It seems like a silly question; organisations that use SQL databases, but what organisations and size are they?
Typical SQL Server Users
Since SQL Server has had an express edition (formerly Desktop Edition) available for customers to use for free, its use has grown massively.
More and more software has used it as the back end to store application data and settings. This has led to the mass adoption of SQL servers in businesses and organisations worldwide.
Once the organisation has outgrown the server, there is an easy upgrade path through the standard edition, then the enterprise edition.
What size business uses SQL Server?
As Managed SQL Server has several different editions, it caters for all sizes of businesses, so it will not surprise that all companies will likely need SQL database support.
Small companies may have SQL Server running on express edition instances, possibly used for Backup Exec or an industry-specific piece of software.
Medium-sized businesses are more likely to have multiple databases, possibly consisting of internally written software which needs more support.
As databases change, they get older, which can appear as performance issues. Performance can degrade over time if processes are not set up to re-index and update statistics regularly.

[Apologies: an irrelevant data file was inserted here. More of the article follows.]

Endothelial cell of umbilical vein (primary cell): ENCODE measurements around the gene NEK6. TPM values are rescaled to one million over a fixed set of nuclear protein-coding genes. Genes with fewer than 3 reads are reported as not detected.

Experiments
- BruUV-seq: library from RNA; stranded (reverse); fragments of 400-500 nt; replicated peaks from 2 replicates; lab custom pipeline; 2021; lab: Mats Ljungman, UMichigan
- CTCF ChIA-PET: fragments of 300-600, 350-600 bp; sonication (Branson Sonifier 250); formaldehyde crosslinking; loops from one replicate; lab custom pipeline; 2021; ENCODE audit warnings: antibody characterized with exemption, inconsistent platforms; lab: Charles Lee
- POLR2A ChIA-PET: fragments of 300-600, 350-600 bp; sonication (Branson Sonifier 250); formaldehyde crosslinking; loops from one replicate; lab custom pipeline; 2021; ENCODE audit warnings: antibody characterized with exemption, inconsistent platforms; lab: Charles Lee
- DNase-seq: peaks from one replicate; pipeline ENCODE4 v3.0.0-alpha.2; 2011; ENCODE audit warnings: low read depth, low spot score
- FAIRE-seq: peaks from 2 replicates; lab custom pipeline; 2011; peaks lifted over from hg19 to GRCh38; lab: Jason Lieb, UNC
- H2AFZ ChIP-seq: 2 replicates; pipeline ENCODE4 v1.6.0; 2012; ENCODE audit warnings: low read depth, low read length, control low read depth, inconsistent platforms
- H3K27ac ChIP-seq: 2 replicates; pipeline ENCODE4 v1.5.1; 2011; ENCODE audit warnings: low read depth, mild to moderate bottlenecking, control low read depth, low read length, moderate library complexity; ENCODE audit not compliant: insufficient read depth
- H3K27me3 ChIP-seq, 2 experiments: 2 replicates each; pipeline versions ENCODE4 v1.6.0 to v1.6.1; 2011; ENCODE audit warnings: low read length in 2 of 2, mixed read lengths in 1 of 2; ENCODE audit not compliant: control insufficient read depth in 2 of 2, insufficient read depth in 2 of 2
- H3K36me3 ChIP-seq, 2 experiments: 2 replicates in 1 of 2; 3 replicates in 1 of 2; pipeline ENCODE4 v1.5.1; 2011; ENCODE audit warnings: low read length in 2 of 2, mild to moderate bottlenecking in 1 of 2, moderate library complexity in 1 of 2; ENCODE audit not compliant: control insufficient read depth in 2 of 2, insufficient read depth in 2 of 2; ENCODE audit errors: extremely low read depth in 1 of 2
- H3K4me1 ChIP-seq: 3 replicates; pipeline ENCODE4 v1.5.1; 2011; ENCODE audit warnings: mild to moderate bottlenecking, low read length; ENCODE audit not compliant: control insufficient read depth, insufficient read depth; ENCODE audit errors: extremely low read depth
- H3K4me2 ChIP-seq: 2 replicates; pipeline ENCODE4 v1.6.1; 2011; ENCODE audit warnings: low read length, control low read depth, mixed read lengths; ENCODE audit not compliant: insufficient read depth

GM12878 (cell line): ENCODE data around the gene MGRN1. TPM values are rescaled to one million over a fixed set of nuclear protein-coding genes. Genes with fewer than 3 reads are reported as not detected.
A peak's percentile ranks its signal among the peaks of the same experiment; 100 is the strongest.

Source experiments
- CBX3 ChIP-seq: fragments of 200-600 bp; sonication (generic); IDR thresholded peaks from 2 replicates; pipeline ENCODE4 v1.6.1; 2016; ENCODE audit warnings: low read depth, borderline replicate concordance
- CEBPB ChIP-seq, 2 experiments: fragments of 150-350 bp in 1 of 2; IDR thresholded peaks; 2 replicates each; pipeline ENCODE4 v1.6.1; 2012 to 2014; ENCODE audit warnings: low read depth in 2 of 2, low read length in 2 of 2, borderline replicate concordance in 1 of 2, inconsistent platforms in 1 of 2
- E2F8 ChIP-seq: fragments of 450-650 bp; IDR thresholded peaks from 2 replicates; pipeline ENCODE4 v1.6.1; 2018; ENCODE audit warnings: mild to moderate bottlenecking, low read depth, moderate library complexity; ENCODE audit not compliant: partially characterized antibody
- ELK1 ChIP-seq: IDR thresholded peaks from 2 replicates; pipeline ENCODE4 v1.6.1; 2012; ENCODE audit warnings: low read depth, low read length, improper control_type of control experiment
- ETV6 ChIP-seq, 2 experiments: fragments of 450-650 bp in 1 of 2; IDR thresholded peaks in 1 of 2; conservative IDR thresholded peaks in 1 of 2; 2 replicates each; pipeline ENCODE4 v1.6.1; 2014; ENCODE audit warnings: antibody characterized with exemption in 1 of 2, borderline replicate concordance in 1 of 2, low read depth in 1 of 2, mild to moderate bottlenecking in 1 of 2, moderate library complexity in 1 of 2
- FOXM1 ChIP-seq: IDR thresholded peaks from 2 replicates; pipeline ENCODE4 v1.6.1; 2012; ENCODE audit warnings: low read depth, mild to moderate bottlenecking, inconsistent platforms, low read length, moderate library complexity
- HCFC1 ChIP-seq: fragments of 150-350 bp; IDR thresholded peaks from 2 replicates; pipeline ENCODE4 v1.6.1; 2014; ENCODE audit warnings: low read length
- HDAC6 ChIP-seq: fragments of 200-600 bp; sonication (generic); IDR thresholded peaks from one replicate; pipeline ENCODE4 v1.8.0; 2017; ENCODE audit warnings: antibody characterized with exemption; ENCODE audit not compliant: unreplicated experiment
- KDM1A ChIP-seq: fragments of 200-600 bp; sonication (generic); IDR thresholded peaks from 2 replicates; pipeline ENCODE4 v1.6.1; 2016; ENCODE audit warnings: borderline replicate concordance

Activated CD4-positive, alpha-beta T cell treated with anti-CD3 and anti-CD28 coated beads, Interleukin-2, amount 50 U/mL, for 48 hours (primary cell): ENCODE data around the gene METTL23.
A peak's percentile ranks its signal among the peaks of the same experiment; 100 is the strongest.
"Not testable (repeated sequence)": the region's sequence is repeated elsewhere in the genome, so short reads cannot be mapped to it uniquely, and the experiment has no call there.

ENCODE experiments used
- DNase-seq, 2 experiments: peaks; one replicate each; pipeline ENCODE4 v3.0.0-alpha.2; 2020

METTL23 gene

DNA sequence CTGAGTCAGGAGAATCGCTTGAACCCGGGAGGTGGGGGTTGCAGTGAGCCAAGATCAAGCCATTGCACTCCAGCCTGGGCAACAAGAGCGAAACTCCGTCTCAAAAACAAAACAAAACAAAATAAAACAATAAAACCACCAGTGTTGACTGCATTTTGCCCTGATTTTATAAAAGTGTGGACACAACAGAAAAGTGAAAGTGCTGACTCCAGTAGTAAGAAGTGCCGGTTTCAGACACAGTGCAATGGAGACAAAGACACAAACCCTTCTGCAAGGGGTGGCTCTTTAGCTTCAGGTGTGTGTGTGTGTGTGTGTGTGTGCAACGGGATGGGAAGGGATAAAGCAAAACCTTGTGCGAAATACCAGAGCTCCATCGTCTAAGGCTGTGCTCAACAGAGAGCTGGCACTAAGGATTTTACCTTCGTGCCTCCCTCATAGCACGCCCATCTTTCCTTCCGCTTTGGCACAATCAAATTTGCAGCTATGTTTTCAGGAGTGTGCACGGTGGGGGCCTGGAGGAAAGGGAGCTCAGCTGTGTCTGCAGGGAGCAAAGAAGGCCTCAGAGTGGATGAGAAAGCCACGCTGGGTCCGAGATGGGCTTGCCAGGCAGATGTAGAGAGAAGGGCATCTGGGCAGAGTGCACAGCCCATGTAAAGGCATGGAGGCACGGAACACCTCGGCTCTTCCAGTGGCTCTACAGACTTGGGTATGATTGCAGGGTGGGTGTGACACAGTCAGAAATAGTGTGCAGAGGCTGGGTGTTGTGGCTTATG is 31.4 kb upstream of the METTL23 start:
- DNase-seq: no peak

A part-time DBA (Database Administrator) will likely be looking out for the database server. A developer or infrastructure engineer may also be tasked with this responsibility.
Large businesses, particularly those grown by acquisition, can end up with server sprawl. Dozens and even hundreds of SQL instances are spread everywhere, leading to massive licensing costs.
Generally, large enterprises have a team of DBAs to monitor and maintain the databases.
“Not My Job” – The SQL Problem
First, this is exceptionally poor to attend, but it usually comes around as no one wants to get blamed for breaking anything.
Occasionally you find or hear the phrase, not my job or role in a department.
With training, this can be removed as an excuse.
The other alternative is to hire someone to fill that missing skill set or outsource the role completely.
Why outsource SQL Database Support?
I’m not going to lie; DBAs are expensive. A simple job search can show average salaries in London of £70k. Even outside London, average wages are around the £50k mark.
What if we get a junior DBA? How would you know if they were any good or not?
Think about it for a few minutes – would you want to leave one of the most critical roles that look after every piece of business-critical data your business has to someone new to the role?
This is a possibility, but I would highly recommend not hiring a skill set with which you have little or no experience internally.
Outsourcing to an experienced Microsoft Partner is the best way to go.
This is the most cost-effective way to get the skills your business needs without worrying about finding someone with the right but unfamiliar skill set.
You can even get an out-of-hours service giving your business 24/7 access to DBAs in emergencies.
For a quote to cover SQL database support, get in touch, and we can discuss your requirements.